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Anytime you want to dive you can go.
You know the bouyancy characteristics every time.
You don't have to spend extra to rent tanks for multiple days.
Fills are cheaper than renting.
costs of initial purchase.
Cost of VIP/hydro inspection
You still have to go to the shop to have it filled
They take up space
If y forget to fill them, you still have to rent.
If I were you, I would continue to rent till you can find someone selling tanks. Find some that have been taken care of. If they are out of VIP and hydro, take that cost into consideration and have the inspections done before all the money is paid. I would also recommend steel tanks. The weight allows you to not have to put as much weight on.
-I put DiveRite valves on all my cylinders.. you can pair & manifold them, and all my valves use the same parts
- I love steel hp100 as singles or with drysuit, you can't always rent these, and I have a manifold so I can double, or sidemount with opposed valves
-al80, have a few o2 cleaned, so I can have whatever I want put into them.
-I only dive din, and I know the shape of my tanks, valves, rings etc.. I trust them
-If I take a trip I always throw an al40 in the back for my sons asthma nebulizer, filling tires/floats, whatever.. its nice to have air.
Thanks folks- I am thinking of getting a few tanks- still not sure about steel vs. aluminum as I am a heavy breather and I used as much air on steel tank 80 rental this weekend as I did with aluminum tanks. To save on initial cost as a newbie diver, I may get 2-3 aluminum tanks and later get steel tanks when I dive in dry suit.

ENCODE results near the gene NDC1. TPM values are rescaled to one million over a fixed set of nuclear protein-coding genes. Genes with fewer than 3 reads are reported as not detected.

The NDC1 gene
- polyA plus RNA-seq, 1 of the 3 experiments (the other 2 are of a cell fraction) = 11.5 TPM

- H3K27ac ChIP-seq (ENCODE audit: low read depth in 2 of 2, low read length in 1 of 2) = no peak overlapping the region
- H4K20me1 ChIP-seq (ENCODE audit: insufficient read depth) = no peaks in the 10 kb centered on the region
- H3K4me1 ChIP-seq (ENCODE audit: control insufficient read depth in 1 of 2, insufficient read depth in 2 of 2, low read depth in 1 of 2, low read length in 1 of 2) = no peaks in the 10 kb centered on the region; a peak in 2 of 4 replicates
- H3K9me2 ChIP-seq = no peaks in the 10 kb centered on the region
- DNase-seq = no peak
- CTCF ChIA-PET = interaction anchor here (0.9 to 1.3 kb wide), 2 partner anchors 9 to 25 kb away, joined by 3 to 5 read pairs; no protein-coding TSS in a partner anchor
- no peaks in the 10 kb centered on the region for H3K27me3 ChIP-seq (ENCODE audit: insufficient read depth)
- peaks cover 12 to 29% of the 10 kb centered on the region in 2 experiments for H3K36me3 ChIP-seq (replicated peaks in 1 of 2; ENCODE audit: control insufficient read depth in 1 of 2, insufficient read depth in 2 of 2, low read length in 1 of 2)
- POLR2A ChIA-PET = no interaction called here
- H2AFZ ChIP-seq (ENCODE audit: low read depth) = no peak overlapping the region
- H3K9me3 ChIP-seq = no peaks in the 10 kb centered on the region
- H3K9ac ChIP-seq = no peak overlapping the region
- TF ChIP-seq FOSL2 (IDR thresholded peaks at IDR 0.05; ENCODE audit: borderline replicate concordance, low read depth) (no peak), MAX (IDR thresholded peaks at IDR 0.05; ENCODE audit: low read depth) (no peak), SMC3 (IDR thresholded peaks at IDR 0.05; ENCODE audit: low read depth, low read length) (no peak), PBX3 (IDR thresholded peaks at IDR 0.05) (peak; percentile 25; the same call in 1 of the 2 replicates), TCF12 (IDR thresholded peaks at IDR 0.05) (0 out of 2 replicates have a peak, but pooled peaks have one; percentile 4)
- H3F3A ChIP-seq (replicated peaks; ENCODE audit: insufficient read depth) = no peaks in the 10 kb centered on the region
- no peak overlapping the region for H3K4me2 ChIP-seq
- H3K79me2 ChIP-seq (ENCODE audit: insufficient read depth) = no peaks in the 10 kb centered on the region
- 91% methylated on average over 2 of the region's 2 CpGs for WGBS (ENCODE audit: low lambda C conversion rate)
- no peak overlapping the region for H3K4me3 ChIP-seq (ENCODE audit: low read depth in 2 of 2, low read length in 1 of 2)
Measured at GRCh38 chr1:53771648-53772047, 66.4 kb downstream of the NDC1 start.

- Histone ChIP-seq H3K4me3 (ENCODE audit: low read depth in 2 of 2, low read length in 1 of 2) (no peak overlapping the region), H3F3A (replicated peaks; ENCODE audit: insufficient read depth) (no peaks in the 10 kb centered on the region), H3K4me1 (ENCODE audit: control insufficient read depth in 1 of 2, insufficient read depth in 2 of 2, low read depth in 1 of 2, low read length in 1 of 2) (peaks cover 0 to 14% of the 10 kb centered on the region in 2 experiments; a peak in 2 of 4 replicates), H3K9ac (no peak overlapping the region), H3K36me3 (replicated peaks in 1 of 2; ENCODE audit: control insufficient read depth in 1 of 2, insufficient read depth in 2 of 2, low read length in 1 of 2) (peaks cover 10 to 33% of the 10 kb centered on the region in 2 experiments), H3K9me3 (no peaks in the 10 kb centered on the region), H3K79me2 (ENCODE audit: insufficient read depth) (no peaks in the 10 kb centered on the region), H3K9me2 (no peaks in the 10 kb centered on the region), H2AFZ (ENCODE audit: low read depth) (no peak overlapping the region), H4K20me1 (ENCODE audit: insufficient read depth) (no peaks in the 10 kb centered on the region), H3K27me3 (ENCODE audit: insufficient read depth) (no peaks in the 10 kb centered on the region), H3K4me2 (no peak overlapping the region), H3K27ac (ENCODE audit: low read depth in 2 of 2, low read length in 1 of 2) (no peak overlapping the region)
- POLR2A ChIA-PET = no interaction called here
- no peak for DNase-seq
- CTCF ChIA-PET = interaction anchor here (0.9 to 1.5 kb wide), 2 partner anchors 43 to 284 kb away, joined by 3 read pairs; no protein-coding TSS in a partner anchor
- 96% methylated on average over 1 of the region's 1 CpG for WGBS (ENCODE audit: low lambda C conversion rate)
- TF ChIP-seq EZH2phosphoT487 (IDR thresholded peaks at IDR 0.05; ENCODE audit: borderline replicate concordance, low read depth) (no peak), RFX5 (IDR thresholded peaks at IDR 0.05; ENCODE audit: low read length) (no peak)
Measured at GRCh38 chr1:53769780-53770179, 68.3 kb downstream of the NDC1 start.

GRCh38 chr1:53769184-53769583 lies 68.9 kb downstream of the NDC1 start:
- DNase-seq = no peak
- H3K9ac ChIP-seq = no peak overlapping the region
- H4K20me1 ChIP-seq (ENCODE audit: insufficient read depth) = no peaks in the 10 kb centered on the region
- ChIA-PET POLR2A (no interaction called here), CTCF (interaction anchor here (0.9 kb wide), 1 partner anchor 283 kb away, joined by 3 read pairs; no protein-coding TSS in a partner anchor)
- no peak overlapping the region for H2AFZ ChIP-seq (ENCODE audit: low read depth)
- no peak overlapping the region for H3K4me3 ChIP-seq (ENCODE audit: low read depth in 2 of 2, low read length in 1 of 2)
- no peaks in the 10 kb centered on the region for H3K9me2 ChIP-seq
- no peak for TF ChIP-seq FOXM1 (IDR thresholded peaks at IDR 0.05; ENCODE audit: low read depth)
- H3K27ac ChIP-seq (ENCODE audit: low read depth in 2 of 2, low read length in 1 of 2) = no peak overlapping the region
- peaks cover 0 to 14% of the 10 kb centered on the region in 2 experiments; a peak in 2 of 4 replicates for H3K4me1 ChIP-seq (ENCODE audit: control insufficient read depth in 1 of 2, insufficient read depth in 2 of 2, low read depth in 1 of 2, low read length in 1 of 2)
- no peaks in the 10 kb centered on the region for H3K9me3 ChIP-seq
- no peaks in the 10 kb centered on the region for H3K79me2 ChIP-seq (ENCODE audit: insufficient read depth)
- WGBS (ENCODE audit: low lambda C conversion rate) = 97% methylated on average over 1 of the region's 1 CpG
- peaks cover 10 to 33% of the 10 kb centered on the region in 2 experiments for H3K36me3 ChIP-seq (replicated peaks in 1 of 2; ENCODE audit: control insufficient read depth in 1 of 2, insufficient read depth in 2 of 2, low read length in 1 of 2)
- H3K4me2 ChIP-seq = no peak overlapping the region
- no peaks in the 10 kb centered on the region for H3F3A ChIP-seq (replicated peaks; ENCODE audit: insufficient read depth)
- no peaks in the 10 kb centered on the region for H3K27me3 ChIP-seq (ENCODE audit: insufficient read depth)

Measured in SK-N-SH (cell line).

If I don't need to switch out my regulator configuration to use DIN versus YOKE than will go with HP steel tanks. My regulator setup right now uses YOKE versus DIN.
Equip whatever tanks you use with Thermo Pro valves, and you can switch between yoke and DIN. Regardless, even if you use single purpose valves, it is just the valve you need to change, buy whatever tank you want.
Ben, for cold water, I'd go with steel, even if you have to hunt around to buy some used ones. You carry at least six extra pounds of lead to dive an aluminum tank, and we already carry a lot of ballast to dive on the West Coast!
An 80 cf tank is an 80 cf tank, no matter what it's made of (yes, Al80s are 77 cf tanks, but that's a minimal difference). If 80 cf of gas is not enough, buy a bigger tank. We have found the HP130s to be utterly delightful tanks for Monterey, allowing you to get out to some of the interesting structures beyond the mouth of Whaler's Cove and still maintain gas reserves. Of course, they're also beastly things to manage on land . . . but some things are worth it!